Keeping your Oil CleanStratson
Keeping your Oil Clean
According to a paper presented by Chevron at the 2018 Society of Lubrication Engineers Annual Meeting, a whopping 82% of mechanical wear is caused by particle contamination. The two major contaminates are dirt and water in most situations. These are particles that you can’t even see, yet they can contribute to significate damage to equipment. Particles in the 1 to 10-micron range do the most damage. As little as one teaspoon of dirt in a 208 liter (55-gallon) drum of oil equals about a billion particles 4 microns or larger. This level of contamination generates wear and restricts the oil from protecting component parts. Oil additives will be consumed trying to manage this high level of contaminates. Ultimately this leads to shorter oil and equipment life. So keeping your Oil clean is essential.
So how does new oil become contaminated?
Between the refinery and the final application, oil can be transferred and handled eight or more times. Each time it’s transferred, the oil can pick up more contaminates. It is common for a lubricant to increase two to four ISO Cleanliness Codes during a typical distribution process. Many manufacturers of industrial oils filter their finished oils into clean containers and seal them.
Here are some tips on how to keep your oil clean;
- Make sure the top of the container is clean prior to opening it. Once the container is open, dirt in the air and surroundings is attracted to it.
- Make sure transfer equipment is clean. Many times, hoses, pumps, and funnels are left open to the air where dust and dirt can enter the system. Transfer hoses on bulk trucks need to be examined closely as they are transported over miles of open road on the outside of the bulk truck. Even though end caps are required, dirt can enter around seals and loose-fitting caps. Additionally, the caps may not be clean when attached to the hose.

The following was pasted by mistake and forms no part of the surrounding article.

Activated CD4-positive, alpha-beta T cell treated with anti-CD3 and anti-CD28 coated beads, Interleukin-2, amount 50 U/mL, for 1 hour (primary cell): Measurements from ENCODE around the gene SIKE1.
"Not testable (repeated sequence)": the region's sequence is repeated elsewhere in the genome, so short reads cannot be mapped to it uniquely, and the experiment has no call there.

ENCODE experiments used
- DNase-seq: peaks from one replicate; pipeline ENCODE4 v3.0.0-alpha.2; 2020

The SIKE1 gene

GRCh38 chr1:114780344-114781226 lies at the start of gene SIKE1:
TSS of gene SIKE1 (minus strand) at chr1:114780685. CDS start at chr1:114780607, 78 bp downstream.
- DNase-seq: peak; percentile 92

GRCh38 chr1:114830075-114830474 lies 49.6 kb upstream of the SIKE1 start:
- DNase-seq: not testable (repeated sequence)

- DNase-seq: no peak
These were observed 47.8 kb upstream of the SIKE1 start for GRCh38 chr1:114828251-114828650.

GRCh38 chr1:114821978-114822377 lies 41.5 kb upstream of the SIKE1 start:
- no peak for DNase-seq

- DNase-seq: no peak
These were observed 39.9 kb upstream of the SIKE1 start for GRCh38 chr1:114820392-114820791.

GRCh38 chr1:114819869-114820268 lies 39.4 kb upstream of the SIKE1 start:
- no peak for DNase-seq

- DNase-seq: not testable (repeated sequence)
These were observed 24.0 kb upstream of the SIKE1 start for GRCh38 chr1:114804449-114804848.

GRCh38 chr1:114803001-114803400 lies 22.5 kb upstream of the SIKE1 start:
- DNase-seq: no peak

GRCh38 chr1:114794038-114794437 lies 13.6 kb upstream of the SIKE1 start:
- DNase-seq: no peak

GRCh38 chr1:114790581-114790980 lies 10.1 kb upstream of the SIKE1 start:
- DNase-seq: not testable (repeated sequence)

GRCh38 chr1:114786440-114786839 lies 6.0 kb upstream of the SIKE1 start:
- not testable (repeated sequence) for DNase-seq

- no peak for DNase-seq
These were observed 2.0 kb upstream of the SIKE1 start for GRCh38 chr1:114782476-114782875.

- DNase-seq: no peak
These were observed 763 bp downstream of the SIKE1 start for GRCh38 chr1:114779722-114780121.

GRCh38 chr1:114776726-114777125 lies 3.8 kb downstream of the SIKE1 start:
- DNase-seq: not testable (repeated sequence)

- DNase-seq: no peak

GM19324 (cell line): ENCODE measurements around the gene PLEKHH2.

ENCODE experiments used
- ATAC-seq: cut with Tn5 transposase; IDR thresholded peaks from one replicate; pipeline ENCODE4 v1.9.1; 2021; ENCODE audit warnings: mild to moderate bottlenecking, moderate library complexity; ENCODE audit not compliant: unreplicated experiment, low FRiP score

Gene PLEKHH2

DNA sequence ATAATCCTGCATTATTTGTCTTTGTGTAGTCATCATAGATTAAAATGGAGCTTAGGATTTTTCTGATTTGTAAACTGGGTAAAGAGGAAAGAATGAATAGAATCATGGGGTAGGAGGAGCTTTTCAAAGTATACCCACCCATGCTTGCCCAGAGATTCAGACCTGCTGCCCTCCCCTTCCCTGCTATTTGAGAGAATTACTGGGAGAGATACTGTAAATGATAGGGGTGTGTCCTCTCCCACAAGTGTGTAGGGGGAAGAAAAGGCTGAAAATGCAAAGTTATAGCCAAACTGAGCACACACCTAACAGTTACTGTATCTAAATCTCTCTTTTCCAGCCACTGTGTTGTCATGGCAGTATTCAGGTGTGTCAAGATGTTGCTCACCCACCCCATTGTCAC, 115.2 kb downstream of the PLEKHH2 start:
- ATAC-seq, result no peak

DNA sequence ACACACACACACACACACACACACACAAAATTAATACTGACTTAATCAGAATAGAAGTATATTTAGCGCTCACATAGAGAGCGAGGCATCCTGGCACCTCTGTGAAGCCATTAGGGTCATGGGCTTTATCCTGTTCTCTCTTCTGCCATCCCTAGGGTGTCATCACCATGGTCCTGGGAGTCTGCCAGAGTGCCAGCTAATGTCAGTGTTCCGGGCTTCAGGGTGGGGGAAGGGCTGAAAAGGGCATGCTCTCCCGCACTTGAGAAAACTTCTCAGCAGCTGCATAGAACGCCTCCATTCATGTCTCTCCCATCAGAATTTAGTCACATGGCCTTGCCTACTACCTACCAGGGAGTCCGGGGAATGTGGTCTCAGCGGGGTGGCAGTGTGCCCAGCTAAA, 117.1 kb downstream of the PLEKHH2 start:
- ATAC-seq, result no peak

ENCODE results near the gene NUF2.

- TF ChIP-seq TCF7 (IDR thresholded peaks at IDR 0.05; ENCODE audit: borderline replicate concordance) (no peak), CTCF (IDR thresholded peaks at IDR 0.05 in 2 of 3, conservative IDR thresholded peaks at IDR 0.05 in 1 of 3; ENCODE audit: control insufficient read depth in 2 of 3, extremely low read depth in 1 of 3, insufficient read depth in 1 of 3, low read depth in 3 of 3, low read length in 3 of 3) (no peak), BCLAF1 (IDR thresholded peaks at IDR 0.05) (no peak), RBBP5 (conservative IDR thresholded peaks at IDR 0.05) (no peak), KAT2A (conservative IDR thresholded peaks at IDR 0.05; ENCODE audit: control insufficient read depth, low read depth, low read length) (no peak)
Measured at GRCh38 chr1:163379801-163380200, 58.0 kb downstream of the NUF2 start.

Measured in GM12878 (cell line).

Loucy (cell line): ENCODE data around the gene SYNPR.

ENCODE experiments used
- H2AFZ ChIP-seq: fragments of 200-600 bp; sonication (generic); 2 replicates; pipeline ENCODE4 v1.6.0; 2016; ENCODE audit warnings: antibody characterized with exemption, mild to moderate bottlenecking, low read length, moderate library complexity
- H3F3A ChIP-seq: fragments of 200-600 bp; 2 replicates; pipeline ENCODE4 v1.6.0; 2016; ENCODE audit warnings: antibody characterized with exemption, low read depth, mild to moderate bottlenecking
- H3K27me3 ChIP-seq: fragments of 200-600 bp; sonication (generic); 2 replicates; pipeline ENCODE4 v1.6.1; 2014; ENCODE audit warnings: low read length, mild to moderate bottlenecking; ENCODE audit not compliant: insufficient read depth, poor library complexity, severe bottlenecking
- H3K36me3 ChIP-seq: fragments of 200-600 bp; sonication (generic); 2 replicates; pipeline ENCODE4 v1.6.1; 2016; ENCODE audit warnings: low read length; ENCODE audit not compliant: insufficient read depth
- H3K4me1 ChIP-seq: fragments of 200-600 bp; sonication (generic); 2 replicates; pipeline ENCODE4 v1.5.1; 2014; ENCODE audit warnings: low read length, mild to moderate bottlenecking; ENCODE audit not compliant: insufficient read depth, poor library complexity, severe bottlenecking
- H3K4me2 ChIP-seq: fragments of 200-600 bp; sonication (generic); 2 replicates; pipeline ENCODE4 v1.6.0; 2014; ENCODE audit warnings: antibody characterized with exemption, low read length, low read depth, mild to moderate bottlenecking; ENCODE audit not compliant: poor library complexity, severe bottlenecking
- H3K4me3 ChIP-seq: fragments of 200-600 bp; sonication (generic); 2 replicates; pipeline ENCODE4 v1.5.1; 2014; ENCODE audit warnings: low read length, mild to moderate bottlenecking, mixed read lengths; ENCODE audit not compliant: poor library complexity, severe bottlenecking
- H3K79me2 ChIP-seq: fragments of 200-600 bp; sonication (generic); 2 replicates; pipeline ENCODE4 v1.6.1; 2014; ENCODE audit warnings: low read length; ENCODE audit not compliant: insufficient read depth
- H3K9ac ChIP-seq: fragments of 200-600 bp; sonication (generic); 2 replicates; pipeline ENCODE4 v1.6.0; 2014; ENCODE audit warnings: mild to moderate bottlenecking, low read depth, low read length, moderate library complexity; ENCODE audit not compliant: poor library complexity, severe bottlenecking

- If possible, prefilter the oil prior to adding to the equipment sump.
- Keep air filters on the equipment sumps clean and lids closed.
- Replace filters often. All filtering systems have by-pass relief valves to ensure that equipment is still lubricated should the filter become clogged or flow is reduced below a safety point.
- Inspect the sump prior to adding new oil to make sure contaminates and water are not accumulating on the bottom. Every time you add oil it stirs up the sediment on the bottom of the sump and sends it through the equipment.
- Bulk tanks can accumulate rust and contaminates over time. This is especially true for tanks that are outside where rain and dust can seep in through seals, seams, and minute holes in the roof and walls.
Making the extra effort to keep industrial and automotive oil clean will extend the life of the oil and the equipment; reducing down time; and improve productivity.
SWEPCO strives to manufacture and deliver clean oils to our customers and we are always willing to work with any customer to help them find ways to reduce contamination. For more info and/or assistance for keeping your Oil clean, please contact us.